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ASV op BIPAP- which one?
#31
Thanks, the CMS50F it will be as its on sale .
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#32
Hi
Finally got my new sleep study report.
Based on the report below, what type of machine would you recommend me to be tritated with?

[Image: 3KK8MHVl.jpg]

[Image: C7gvmwol.jpg]

[Image: RdvJXepl.jpg]

Thanks again for everyone's willingness to help
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#33
You will probably be titrated on CPAP, however you should discuss with the doctor including ASV (adaptive servo ventilator) titration if CPAP fails to resolve the central and mixed apnea. There are health criteria for ASV including greater than 45% left ventricular ejection fraction. That will probably not be a problem for you unless you have congestive heart failure. Your AHI is extremely high and has pretty severe desaturation consequences. Many people respond positively to CPAP, while others experience a conversion of all apnea to central and hypopnea with CPAP pressure. CPAP is not intended for treatment of central apnea and is strictly a stent to keep your airway open from obstruction. The ASV provides on-demand pressure support to resolve central apnea, and maintains a steady pressure for the obstructive component. Due to the cost of ASV, most patients must complete and fail a trial of CPAP.

Since you have already used a Resmed S9 CPAP, you would have to discuss your experience in using that machine with your doctor. It's not going to get better with another CPAP. Your results have not been bad based on the machine data, and you do get borderline efficacy, with some residual centrals, particularly near the end of the night. I suspect that under the normal parameters of CPAP titration, you will pass the CPAP titration test. If you want ASV, the best path is to request bilevel (BiPAP) titration which will likely cause you to have many more central apnea without the backup rate. The test could then proceed to ASV titration. Talk to your doctor about bilevel and ASV, and make a case that your use of CPAP has been unsatisfactory. If you get the bilevel titration, that would likely lead to ASV.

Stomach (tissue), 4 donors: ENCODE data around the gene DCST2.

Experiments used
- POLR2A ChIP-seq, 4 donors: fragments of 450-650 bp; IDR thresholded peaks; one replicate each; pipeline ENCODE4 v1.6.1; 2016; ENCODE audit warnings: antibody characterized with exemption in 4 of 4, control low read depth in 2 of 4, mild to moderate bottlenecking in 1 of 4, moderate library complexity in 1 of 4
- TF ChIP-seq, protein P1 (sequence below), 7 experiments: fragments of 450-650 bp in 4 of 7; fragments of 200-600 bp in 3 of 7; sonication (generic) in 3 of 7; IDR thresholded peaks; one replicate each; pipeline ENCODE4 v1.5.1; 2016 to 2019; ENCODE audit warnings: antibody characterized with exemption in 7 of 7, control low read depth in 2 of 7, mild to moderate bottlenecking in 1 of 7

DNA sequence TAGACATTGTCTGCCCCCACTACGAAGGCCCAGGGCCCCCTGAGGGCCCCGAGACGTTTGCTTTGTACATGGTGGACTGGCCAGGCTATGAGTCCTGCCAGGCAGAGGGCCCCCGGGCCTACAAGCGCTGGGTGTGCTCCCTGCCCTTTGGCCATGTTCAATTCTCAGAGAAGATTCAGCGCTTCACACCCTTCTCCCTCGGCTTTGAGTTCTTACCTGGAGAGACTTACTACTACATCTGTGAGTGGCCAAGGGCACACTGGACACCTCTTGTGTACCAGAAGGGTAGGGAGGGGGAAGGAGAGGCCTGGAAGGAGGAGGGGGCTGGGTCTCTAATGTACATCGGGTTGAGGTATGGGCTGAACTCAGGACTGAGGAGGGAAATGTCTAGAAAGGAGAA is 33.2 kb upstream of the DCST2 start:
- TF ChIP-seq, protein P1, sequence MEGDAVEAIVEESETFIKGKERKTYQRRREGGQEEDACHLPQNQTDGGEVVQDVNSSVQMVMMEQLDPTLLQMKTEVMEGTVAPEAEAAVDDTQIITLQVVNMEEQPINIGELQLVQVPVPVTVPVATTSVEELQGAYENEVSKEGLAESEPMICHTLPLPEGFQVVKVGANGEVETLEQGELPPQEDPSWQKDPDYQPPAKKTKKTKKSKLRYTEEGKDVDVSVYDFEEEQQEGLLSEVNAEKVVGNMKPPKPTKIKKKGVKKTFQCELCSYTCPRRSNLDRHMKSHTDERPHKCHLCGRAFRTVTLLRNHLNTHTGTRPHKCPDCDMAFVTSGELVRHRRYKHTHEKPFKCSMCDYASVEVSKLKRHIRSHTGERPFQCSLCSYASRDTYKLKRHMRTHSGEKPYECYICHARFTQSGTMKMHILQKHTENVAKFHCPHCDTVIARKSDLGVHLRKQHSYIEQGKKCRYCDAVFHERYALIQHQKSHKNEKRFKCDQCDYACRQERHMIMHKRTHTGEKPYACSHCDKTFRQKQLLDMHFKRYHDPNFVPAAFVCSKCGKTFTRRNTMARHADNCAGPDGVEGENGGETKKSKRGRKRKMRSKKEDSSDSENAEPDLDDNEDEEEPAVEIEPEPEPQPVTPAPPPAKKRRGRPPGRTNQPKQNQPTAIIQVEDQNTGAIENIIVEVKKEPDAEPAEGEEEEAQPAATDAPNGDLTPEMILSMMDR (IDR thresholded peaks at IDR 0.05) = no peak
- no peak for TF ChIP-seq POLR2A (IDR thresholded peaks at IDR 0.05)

By the "numbers" you have a very marginal need for ASV. We have had other members that also had similar results with CPAP that later went on to get ASV and said it was "life-changing". SpyCar i think is one of them. You will need to focus on the fact you have used CPAP and bilevel at 3 cm using EPR and failed to find satisfactory treatment that resolves your fatigue and other symptoms. There is a path to a different treatment method, but you will have to work hard with a doctor that advocates on your behalf to get there.
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#34
(03-08-2018, 08:12 AM)Sleeprider Wrote: We have had other members that also had similar results with CPAP that later went on to get ASV and said it was "life-changing". SpyCar i think is one of them.  You will need to focus on the fact you have used CPAP and bilevel at 3 cm using EPR and failed to find satisfactory treatment that resolves your fatigue and other symptoms. There is a path to a different treatment method, but you will have to work hard with a doctor that advocates on your behalf to get there.